Training is a must with the fire service and I don’t mean sitting in front of a computer and critique all the latest fire videos that have come out. You cannot learn to be a firefighter sitting behind a computer. You have to get your hands dirty and sweat. You have to learn and see it for real. Feel the heat, realize that ladder is heavy, total obscurity is not easy to work in and not to mention it’s hard work. The correct information must be obtained and conveyed in training. You must figure out what works for you and work smarter not harder. Training is a must and should not be neglected or taken lightly due to it being detrimental to the public, your crews and yourself.
Brotherhood is something that is felt when working close beside someone else. Saying you’ve been there and so has your buddy. Having each other’s back and being honest and loyal The term Brotherhood also refers to females within the fire service. There is no other job that I know of that you can walk into any fire house in the United States and talk shop with another firefighter and be accepted. It’s that invisible bond that keeps us together in those hot smokey hallways, in the firehouse, on the training ground, and away from work. The bond is as strong as anything on earth.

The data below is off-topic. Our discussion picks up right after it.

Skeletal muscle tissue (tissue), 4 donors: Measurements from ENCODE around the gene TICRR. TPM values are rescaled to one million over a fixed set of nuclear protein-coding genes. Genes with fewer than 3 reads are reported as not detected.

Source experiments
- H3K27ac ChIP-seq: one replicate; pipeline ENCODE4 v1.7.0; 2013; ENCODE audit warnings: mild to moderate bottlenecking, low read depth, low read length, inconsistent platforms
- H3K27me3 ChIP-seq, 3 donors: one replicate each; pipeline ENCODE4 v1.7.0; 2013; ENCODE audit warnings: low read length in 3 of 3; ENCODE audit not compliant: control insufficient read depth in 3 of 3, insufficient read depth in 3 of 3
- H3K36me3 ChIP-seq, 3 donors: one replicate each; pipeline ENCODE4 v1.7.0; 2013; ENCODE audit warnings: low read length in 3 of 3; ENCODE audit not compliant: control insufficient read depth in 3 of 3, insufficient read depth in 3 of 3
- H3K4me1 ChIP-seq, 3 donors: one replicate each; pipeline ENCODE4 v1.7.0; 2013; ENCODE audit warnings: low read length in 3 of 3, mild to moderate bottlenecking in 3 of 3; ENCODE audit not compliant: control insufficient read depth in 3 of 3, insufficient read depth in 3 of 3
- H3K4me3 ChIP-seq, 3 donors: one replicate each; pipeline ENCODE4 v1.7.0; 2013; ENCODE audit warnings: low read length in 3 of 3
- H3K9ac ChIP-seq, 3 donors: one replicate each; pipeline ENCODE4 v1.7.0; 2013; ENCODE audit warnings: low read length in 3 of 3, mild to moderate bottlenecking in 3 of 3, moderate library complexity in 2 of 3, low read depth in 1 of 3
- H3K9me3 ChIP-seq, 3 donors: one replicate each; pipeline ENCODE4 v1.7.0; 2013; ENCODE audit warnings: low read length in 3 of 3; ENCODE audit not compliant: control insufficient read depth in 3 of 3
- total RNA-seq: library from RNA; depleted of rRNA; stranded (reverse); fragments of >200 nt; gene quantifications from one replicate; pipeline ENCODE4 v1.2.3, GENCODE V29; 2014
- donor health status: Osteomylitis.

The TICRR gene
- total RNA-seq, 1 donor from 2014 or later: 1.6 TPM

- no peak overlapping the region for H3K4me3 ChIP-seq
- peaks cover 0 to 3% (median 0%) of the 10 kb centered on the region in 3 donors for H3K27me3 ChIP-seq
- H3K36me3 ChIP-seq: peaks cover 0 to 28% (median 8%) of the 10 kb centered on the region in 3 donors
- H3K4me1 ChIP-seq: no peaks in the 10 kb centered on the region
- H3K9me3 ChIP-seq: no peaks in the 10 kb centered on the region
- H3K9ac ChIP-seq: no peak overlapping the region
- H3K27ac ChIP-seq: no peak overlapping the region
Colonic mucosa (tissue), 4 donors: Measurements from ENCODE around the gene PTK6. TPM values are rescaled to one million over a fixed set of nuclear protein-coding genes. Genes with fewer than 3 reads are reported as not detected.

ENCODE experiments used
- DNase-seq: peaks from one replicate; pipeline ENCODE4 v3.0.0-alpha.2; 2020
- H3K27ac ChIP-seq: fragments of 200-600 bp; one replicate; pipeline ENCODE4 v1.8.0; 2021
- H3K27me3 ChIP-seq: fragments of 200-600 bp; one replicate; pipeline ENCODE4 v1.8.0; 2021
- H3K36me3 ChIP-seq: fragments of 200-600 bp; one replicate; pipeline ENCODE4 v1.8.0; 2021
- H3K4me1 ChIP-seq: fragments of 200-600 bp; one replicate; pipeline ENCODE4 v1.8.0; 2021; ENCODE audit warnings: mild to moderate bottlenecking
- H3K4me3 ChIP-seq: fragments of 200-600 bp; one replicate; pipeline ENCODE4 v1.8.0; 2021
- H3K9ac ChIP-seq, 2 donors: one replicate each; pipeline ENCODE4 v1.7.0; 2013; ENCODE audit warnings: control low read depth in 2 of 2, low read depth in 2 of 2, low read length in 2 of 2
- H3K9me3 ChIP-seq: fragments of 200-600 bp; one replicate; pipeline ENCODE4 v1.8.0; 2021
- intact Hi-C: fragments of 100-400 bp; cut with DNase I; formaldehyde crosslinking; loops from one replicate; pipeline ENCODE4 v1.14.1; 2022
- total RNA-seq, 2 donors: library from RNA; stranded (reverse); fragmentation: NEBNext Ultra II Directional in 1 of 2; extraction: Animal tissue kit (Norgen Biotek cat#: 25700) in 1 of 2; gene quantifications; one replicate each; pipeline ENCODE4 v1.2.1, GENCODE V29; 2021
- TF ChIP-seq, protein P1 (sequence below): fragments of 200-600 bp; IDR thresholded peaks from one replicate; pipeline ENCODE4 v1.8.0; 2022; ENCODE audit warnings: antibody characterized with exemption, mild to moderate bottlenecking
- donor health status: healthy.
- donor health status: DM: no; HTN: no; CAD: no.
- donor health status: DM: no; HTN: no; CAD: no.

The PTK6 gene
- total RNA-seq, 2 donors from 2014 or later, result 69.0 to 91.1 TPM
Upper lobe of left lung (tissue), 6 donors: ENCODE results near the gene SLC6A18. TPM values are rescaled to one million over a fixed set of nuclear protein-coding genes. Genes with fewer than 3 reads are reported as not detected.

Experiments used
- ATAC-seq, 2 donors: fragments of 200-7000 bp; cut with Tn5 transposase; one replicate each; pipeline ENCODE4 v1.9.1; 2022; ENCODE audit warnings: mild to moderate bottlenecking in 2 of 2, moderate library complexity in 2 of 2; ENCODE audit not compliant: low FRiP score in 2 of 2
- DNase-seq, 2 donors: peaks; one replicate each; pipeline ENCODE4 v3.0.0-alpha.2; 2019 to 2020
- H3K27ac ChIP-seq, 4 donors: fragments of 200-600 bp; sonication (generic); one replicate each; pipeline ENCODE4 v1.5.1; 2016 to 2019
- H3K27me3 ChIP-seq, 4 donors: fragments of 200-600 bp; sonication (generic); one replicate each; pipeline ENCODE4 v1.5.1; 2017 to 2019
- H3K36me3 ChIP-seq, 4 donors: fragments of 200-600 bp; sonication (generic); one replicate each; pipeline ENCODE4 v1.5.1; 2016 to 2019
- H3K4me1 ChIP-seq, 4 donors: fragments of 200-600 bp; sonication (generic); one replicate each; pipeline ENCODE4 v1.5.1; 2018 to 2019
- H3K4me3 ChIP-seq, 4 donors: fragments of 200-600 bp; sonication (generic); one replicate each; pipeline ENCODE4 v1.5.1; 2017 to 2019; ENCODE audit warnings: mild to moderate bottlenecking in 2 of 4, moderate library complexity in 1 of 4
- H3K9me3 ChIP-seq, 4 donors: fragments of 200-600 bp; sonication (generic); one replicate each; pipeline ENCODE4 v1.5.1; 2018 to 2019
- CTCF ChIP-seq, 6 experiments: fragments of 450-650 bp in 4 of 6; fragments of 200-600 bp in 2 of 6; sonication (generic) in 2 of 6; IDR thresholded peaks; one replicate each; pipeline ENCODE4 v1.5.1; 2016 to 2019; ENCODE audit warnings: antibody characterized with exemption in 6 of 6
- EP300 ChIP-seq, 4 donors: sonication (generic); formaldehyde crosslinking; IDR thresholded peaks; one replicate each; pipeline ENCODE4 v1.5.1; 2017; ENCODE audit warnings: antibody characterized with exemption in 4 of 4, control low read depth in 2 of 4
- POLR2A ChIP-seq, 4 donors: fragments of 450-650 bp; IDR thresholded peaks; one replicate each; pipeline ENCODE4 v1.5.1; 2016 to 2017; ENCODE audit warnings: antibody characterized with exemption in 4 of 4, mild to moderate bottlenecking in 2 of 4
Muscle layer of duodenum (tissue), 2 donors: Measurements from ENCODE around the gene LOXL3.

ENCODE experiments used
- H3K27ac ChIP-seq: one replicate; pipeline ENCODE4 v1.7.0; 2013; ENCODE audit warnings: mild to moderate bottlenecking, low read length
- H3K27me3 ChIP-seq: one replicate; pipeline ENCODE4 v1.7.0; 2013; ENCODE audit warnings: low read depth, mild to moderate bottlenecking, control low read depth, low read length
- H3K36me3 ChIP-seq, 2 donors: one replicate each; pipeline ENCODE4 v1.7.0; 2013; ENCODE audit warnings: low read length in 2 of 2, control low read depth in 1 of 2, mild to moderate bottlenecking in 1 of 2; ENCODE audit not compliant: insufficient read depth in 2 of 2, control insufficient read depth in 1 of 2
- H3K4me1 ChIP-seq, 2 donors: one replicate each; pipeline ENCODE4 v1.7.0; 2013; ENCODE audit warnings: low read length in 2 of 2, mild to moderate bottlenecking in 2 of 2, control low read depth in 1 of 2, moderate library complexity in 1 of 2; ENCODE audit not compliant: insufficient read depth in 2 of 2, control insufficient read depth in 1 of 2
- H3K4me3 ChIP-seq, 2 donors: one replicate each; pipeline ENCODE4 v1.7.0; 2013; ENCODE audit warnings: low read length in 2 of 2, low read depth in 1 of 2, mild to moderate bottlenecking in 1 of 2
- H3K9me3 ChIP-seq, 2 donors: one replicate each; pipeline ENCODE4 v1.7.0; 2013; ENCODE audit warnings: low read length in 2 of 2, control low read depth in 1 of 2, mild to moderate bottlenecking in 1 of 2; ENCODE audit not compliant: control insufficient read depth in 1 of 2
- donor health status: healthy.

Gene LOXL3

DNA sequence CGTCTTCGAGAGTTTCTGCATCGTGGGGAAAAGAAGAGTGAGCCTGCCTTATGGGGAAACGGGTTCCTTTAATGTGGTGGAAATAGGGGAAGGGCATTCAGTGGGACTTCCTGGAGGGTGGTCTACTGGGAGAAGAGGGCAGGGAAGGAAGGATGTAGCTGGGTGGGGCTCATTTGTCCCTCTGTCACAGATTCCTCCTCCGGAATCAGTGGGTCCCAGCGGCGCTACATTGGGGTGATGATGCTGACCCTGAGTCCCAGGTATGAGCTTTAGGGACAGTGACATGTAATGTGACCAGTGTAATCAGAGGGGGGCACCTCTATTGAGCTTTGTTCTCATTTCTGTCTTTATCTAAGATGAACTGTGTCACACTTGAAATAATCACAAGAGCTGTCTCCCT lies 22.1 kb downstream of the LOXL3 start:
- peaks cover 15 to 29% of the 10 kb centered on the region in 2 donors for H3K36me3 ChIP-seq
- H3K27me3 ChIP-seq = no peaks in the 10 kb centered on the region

Be a mentor. Take that person and show them the right way to do things. Explain to them why we do them a certain way. Teach them tradition and help them to embrace it. Pass on a positive attitude and teach them how to pass on knowledge. If you have knowledge and experience, pass it on. You may be influencing others and you don’t even realize it. Take the time to answer questions and never turn someone away who is willing to learn. Take the time to show them how to do things because they should be “learn by doing” and make sure they retain it and understand it.
Fitness……it is what it is. This is a job that requires a person to be physically fit and strong, have endurance and flexibility. It’s not for everyone but not everyone understands that. This job is physically and emotionally demanding and it takes a certain person to do this. Some think that It will be easy and don’t realize the work that it takes. They then either toughen up, work to be stronger or they quit. When it comes to fitness I am not telling you any certain workout plan or diet or anything like that…………all that matters is that you do something to make yourself physically better. Your fitness can hurt you and make you unable to help others.